The film is a play of relationships of light.
The relationships of light have both qualitative and quantitative character: degree of brightness, proportions, etc., etc.
The forms that emerge are, de facto, l i m i t s of processes in different dimensions (or of dimensions in a different temporal sequence). . . .
The true means of construction is light—the intensity and quantity of light.
The task for the whole is to shape the nature of the light—in the sense of a comprehensive perceptibility. . . .
The forms that emerge are n e i t h e r analogies nor symbols nor means to beauty.
In its sequence of events (its screening), this film communicates very authentically the relationships of tension and contrast in the light. These relationships consist of light and dark, small and large, slow and fast, horizontal and vertical, etc., etc.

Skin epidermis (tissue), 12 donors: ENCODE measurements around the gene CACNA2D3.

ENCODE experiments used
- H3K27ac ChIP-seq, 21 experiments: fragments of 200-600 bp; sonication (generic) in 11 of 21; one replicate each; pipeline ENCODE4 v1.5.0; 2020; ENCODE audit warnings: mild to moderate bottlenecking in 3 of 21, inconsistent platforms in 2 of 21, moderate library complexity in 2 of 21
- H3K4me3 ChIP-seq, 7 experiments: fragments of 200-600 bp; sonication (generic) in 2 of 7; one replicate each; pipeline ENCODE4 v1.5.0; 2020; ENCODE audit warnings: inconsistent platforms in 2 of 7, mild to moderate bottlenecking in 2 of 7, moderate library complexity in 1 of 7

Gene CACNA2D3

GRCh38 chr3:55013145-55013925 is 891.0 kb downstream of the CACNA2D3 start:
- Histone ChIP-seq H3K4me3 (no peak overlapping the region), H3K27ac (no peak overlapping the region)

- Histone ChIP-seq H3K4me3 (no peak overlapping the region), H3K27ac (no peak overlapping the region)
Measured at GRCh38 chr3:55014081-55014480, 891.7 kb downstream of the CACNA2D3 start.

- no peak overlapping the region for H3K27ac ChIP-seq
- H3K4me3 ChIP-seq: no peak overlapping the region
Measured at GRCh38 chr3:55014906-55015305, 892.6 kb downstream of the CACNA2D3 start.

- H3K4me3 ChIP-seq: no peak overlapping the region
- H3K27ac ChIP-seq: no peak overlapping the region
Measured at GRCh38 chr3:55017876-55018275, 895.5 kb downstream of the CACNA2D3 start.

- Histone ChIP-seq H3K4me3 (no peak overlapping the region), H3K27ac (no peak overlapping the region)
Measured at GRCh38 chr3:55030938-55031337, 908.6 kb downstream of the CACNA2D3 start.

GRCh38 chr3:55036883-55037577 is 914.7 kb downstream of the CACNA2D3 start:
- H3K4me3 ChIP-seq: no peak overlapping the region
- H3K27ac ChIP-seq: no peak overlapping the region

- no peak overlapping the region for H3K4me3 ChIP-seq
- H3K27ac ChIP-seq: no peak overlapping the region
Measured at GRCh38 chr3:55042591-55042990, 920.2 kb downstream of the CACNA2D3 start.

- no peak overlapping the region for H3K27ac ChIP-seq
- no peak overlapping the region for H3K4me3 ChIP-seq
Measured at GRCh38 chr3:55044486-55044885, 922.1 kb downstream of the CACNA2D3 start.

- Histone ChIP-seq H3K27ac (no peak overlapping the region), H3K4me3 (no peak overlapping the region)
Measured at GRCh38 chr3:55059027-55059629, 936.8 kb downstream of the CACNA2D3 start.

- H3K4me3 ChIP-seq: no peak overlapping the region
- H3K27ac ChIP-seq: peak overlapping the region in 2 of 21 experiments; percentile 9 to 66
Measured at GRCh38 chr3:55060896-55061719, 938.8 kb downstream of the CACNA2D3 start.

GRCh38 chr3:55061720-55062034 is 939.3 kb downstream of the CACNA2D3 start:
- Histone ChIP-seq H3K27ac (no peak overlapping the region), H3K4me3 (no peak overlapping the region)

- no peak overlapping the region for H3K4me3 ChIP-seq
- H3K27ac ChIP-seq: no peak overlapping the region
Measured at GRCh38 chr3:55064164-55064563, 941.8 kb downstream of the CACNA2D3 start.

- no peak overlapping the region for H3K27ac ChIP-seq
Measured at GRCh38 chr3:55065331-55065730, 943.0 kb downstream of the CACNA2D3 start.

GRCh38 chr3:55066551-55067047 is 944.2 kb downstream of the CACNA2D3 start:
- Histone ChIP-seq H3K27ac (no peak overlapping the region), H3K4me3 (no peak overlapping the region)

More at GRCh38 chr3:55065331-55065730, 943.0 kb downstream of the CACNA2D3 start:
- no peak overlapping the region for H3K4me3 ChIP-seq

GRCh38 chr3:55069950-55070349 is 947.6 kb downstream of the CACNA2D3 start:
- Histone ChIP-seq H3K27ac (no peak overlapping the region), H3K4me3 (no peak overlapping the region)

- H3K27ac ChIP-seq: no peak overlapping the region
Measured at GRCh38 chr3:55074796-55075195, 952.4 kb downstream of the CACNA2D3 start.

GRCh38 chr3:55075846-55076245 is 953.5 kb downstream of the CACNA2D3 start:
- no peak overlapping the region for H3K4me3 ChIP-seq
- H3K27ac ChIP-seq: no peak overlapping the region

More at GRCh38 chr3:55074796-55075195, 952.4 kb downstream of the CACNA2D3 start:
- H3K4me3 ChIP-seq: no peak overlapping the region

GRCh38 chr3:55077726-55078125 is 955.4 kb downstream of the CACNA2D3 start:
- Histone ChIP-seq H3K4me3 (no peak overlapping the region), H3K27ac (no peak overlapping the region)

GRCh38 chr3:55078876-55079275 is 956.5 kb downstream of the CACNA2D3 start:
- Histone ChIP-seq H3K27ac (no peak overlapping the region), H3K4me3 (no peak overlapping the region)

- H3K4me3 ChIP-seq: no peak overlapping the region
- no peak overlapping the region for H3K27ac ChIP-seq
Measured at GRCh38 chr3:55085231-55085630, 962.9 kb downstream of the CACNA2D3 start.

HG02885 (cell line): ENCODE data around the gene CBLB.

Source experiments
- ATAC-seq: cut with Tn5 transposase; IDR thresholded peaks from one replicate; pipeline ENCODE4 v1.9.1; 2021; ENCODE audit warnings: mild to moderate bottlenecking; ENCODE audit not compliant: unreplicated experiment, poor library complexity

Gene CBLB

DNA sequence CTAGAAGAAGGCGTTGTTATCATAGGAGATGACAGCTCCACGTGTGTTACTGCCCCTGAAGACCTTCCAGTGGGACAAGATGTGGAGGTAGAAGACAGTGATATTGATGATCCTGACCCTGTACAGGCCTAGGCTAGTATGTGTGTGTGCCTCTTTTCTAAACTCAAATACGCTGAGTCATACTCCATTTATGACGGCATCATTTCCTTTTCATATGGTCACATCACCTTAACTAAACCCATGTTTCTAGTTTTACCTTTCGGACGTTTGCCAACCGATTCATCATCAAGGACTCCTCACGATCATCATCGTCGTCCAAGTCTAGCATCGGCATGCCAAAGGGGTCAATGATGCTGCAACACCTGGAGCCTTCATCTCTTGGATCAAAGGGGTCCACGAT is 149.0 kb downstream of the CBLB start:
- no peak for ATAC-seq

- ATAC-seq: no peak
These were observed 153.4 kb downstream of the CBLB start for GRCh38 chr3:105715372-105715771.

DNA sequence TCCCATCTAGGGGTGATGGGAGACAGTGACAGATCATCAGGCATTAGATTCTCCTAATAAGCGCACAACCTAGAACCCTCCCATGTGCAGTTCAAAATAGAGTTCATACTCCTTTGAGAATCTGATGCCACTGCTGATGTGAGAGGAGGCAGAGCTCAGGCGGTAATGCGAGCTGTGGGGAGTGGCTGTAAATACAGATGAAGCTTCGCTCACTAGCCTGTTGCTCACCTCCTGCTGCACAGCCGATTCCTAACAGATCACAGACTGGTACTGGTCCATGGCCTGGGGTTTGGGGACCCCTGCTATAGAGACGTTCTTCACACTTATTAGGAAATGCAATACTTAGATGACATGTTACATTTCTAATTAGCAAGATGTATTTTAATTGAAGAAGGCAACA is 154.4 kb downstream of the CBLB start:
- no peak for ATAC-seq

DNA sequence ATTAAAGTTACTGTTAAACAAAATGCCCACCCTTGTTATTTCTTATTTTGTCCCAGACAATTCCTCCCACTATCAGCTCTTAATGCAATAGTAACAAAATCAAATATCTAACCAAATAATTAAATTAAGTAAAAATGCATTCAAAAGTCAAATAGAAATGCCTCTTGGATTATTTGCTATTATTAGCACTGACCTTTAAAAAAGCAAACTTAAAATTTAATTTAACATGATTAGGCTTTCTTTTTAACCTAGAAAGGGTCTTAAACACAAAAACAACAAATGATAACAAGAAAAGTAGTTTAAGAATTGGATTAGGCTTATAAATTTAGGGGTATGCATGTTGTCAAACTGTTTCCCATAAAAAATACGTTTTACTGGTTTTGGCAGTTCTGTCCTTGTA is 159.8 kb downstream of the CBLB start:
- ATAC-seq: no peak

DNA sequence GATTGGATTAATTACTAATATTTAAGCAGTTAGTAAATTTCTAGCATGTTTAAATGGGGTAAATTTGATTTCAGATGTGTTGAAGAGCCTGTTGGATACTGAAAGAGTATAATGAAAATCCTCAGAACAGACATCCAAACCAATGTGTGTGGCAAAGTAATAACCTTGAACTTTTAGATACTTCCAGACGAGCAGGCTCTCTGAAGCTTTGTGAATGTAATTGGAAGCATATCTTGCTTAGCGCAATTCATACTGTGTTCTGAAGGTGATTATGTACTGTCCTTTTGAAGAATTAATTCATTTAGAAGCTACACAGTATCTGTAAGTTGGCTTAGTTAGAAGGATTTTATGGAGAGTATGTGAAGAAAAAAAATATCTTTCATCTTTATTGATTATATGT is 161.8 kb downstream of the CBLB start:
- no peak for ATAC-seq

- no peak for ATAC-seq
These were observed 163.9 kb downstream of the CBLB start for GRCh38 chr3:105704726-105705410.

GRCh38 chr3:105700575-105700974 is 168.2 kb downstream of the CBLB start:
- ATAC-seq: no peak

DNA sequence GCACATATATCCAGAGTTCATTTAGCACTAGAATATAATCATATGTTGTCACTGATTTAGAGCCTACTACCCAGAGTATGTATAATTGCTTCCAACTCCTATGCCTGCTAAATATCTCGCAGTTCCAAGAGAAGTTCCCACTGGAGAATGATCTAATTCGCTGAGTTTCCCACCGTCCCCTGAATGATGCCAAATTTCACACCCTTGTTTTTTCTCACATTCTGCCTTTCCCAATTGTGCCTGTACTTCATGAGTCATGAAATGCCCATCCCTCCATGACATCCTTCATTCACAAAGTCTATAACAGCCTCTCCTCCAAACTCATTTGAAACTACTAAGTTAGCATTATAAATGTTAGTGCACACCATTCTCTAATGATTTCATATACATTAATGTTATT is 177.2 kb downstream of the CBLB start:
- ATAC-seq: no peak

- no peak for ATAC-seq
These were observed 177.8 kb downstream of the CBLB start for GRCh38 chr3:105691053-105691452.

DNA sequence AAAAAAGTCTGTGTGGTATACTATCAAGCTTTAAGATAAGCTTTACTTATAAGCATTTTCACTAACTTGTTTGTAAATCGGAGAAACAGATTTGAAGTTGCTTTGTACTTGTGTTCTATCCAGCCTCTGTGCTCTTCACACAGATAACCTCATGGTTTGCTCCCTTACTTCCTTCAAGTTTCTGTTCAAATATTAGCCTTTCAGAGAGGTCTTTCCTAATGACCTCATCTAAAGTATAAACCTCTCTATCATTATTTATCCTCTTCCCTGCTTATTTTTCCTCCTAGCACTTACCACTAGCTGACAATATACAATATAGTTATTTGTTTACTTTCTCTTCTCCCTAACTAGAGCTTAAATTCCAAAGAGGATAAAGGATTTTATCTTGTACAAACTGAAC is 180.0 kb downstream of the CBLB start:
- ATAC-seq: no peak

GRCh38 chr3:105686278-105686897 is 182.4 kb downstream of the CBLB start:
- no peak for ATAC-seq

An attempt has been made to organize the film such that the individual parts stand in active tension to one another and to the whole, such that the whole remains intellectually [geistig] mobile within itself.
Hans Richter's expermental films from the 1920's were on display recently at LACMA in Los Angeles and gave me a visual buzz. I was entranced by the bold shapes and rhythmic motion he conveyed with these short films Rhythmus 21, and 23.